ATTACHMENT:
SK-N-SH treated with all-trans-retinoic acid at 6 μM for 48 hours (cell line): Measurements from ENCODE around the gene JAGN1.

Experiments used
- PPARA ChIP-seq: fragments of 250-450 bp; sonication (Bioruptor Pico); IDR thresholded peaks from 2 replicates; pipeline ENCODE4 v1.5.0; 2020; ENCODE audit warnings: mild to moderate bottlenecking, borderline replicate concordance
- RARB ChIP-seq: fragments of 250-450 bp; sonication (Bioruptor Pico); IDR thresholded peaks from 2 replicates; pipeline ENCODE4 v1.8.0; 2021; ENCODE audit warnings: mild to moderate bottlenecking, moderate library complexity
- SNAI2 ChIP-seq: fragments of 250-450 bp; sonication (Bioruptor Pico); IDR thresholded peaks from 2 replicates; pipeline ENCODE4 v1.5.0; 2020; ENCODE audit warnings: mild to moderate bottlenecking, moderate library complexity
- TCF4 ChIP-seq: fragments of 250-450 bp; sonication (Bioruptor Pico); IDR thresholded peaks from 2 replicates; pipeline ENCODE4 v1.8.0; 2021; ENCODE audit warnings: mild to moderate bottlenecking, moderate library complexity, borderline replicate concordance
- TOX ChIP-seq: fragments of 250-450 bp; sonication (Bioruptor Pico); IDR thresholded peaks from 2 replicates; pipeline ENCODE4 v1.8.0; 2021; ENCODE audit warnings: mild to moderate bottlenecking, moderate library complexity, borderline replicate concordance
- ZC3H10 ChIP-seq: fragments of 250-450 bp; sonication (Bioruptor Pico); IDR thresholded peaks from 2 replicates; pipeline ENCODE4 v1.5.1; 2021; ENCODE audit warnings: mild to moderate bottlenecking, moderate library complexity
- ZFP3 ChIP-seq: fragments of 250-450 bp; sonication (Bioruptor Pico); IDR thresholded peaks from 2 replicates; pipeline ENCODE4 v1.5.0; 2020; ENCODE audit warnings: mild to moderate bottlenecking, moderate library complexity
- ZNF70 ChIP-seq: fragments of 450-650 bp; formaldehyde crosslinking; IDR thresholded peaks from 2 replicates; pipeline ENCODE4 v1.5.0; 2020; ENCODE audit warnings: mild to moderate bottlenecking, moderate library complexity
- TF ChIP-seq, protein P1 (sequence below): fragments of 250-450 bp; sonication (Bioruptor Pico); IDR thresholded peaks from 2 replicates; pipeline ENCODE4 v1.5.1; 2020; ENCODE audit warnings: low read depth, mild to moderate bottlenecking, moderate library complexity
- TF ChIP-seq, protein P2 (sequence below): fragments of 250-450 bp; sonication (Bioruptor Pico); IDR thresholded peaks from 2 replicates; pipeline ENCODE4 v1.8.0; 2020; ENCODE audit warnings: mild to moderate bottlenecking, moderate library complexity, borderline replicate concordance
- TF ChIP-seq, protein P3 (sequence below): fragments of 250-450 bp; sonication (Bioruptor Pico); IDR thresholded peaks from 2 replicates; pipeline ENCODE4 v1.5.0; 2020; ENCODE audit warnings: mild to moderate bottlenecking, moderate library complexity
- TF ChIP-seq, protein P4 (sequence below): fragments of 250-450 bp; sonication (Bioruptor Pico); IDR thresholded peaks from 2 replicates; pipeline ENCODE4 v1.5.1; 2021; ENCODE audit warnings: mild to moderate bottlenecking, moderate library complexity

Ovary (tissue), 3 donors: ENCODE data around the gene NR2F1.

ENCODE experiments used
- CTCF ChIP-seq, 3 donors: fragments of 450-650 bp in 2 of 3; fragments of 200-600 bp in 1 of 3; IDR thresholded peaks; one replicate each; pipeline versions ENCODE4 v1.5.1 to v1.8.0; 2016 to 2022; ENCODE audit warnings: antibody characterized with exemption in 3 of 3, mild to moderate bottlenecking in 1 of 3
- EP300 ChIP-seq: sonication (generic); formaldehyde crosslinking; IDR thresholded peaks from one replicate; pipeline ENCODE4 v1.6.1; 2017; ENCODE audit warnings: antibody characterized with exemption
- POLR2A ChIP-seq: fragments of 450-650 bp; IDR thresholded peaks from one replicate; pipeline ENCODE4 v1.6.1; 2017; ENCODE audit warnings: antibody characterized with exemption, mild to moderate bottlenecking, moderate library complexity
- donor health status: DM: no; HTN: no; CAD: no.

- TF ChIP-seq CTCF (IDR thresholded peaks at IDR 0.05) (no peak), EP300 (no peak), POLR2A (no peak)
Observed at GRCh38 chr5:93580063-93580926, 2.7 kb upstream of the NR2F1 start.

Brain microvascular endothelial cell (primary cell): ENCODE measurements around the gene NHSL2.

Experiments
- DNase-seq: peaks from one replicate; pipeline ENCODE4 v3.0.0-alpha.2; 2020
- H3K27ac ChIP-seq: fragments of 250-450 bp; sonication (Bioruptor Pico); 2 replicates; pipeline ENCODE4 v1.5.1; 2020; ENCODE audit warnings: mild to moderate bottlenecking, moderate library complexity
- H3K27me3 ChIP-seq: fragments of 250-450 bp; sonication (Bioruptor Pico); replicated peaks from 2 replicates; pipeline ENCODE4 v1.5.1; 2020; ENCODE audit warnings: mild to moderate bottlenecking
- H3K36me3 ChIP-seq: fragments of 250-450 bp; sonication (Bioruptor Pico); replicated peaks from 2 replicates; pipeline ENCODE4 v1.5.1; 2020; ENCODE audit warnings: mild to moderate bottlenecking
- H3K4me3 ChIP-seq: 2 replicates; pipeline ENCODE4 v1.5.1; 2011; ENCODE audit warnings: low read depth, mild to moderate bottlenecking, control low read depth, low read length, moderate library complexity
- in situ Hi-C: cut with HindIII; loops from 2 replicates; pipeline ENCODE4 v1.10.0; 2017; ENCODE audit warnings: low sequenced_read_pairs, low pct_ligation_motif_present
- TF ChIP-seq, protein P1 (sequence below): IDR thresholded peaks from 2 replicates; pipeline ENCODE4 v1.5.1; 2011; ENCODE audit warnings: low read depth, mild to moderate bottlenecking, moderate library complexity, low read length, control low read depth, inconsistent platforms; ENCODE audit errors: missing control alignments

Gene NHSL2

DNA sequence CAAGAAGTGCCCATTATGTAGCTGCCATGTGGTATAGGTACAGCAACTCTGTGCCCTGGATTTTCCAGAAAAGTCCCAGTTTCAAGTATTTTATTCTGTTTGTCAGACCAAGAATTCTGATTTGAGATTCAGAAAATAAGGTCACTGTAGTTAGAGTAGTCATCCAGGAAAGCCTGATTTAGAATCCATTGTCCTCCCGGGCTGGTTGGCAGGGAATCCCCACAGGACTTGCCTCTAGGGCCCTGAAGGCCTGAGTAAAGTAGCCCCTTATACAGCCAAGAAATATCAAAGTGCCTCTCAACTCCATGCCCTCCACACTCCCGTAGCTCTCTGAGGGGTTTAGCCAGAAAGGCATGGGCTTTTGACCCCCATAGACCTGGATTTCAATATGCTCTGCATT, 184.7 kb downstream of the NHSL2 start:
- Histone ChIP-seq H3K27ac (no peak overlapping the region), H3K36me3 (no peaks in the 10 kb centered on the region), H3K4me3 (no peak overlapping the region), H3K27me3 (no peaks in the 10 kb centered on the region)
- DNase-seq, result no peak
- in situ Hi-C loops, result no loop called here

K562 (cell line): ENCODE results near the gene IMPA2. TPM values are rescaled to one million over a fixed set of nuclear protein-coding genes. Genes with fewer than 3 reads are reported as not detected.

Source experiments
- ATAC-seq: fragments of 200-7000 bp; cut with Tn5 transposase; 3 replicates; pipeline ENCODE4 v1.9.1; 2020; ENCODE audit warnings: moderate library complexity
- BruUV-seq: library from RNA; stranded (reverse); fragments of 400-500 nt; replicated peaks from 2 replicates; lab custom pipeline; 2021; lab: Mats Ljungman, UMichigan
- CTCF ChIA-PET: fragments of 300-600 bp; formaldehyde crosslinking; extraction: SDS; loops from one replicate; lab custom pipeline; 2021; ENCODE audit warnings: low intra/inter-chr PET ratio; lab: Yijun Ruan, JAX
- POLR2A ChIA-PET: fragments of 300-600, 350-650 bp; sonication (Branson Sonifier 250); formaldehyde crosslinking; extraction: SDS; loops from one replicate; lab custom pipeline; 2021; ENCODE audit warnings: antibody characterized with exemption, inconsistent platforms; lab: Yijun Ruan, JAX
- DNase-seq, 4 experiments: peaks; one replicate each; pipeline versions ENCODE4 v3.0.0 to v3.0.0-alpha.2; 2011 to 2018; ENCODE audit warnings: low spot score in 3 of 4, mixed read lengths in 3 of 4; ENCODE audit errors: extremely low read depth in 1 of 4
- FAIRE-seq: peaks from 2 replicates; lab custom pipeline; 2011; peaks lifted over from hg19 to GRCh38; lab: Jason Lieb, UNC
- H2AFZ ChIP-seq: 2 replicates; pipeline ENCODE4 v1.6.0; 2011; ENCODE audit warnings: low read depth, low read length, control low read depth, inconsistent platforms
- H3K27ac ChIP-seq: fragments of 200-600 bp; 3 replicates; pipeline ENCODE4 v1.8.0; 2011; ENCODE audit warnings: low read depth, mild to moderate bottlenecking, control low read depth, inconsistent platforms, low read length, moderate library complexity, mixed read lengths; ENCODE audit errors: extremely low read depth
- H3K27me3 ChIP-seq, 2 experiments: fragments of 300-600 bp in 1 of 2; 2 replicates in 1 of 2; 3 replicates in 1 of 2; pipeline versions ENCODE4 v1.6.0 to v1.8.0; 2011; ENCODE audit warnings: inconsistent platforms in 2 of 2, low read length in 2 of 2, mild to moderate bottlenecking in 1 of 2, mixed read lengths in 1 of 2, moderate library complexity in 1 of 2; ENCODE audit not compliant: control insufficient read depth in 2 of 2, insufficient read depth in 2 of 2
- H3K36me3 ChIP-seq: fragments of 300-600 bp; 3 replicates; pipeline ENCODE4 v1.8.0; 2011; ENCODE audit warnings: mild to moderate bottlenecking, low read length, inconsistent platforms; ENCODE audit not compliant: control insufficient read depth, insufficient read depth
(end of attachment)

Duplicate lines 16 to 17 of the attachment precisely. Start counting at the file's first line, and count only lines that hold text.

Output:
ENCODE experiments used
- CTCF ChIP-seq, 3 donors: fragments of 450-650 bp in 2 of 3; fragments of 200-600 bp in 1 of 3; IDR thresholded peaks; one replicate each; pipeline versions ENCODE4 v1.5.1 to v1.8.0; 2016 to 2022; ENCODE audit warnings: antibody characterized with exemption in 3 of 3, mild to moderate bottlenecking in 1 of 3